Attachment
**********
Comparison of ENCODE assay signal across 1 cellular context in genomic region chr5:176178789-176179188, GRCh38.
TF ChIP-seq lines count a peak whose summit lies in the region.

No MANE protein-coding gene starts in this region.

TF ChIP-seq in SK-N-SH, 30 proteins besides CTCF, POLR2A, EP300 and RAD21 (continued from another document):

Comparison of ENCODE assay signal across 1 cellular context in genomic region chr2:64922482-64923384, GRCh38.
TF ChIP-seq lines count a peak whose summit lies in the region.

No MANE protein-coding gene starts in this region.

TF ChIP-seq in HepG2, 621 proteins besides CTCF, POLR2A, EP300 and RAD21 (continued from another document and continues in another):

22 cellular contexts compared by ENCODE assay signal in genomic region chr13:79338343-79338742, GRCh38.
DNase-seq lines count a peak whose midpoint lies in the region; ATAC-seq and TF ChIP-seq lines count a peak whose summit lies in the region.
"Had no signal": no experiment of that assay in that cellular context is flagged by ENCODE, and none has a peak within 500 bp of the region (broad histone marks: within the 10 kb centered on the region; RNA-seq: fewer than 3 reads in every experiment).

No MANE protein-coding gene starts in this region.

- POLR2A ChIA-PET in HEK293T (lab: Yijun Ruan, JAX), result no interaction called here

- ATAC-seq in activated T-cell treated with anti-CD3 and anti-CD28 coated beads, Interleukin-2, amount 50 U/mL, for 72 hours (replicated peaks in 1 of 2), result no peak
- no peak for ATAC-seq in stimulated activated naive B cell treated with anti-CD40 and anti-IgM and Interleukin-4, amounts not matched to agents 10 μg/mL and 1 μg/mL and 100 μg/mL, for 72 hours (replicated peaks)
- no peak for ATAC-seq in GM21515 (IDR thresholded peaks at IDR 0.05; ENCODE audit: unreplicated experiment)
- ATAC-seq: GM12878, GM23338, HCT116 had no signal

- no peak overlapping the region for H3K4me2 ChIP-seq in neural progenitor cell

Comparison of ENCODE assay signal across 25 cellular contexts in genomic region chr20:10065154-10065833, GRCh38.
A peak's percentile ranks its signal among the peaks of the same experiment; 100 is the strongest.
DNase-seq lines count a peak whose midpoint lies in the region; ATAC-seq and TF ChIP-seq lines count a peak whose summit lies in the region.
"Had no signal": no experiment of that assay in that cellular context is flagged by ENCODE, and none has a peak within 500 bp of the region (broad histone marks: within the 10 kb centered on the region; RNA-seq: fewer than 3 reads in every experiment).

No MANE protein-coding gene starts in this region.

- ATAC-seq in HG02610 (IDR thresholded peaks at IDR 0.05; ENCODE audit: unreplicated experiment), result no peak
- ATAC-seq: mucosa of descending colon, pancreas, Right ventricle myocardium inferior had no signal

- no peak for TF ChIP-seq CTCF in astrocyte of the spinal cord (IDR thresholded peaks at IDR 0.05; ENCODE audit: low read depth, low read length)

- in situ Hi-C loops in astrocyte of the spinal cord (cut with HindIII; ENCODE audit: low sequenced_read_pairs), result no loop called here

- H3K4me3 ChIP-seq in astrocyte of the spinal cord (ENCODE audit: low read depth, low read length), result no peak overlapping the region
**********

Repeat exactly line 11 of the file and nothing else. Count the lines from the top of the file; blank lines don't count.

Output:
"Had no signal": no experiment of that assay in that cellular context is flagged by ENCODE, and none has a peak within 500 bp of the region (broad histone marks: within the 10 kb centered on the region; RNA-seq: fewer than 3 reads in every experiment).